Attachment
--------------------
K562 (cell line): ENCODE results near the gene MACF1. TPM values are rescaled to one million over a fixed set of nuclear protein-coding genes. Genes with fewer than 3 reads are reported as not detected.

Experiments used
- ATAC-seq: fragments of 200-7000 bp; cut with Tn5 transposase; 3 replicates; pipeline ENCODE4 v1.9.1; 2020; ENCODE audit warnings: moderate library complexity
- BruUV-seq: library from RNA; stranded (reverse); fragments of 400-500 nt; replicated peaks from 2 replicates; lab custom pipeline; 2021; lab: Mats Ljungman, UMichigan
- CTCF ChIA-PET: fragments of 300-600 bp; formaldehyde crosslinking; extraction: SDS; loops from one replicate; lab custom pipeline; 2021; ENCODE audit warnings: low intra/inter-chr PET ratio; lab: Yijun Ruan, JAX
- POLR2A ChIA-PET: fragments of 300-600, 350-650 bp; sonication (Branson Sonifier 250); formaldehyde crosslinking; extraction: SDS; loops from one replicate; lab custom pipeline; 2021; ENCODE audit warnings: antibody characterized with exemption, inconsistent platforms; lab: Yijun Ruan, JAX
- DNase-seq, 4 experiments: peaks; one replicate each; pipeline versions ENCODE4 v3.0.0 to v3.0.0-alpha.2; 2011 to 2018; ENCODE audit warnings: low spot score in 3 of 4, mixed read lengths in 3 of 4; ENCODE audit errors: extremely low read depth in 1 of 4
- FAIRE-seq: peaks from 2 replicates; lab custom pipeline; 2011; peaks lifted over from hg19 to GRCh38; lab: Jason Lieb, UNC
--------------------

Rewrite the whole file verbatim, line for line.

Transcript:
K562 (cell line): ENCODE results near the gene MACF1. TPM values are rescaled to one million over a fixed set of nuclear protein-coding genes. Genes with fewer than 3 reads are reported as not detected.

Experiments used
- ATAC-seq: fragments of 200-7000 bp; cut with Tn5 transposase; 3 replicates; pipeline ENCODE4 v1.9.1; 2020; ENCODE audit warnings: moderate library complexity
- BruUV-seq: library from RNA; stranded (reverse); fragments of 400-500 nt; replicated peaks from 2 replicates; lab custom pipeline; 2021; lab: Mats Ljungman, UMichigan
- CTCF ChIA-PET: fragments of 300-600 bp; formaldehyde crosslinking; extraction: SDS; loops from one replicate; lab custom pipeline; 2021; ENCODE audit warnings: low intra/inter-chr PET ratio; lab: Yijun Ruan, JAX
- POLR2A ChIA-PET: fragments of 300-600, 350-650 bp; sonication (Branson Sonifier 250); formaldehyde crosslinking; extraction: SDS; loops from one replicate; lab custom pipeline; 2021; ENCODE audit warnings: antibody characterized with exemption, inconsistent platforms; lab: Yijun Ruan, JAX
- DNase-seq, 4 experiments: peaks; one replicate each; pipeline versions ENCODE4 v3.0.0 to v3.0.0-alpha.2; 2011 to 2018; ENCODE audit warnings: low spot score in 3 of 4, mixed read lengths in 3 of 4; ENCODE audit errors: extremely low read depth in 1 of 4
- FAIRE-seq: peaks from 2 replicates; lab custom pipeline; 2011; peaks lifted over from hg19 to GRCh38; lab: Jason Lieb, UNC